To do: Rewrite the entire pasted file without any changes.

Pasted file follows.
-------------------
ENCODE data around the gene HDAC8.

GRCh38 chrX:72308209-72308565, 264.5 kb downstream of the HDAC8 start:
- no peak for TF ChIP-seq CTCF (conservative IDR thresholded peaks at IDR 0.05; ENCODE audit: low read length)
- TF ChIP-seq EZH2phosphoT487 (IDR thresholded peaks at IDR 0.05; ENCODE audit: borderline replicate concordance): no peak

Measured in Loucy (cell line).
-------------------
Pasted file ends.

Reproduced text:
ENCODE data around the gene HDAC8.

GRCh38 chrX:72308209-72308565, 264.5 kb downstream of the HDAC8 start:
- no peak for TF ChIP-seq CTCF (conservative IDR thresholded peaks at IDR 0.05; ENCODE audit: low read length)
- TF ChIP-seq EZH2phosphoT487 (IDR thresholded peaks at IDR 0.05; ENCODE audit: borderline replicate concordance): no peak

Measured in Loucy (cell line).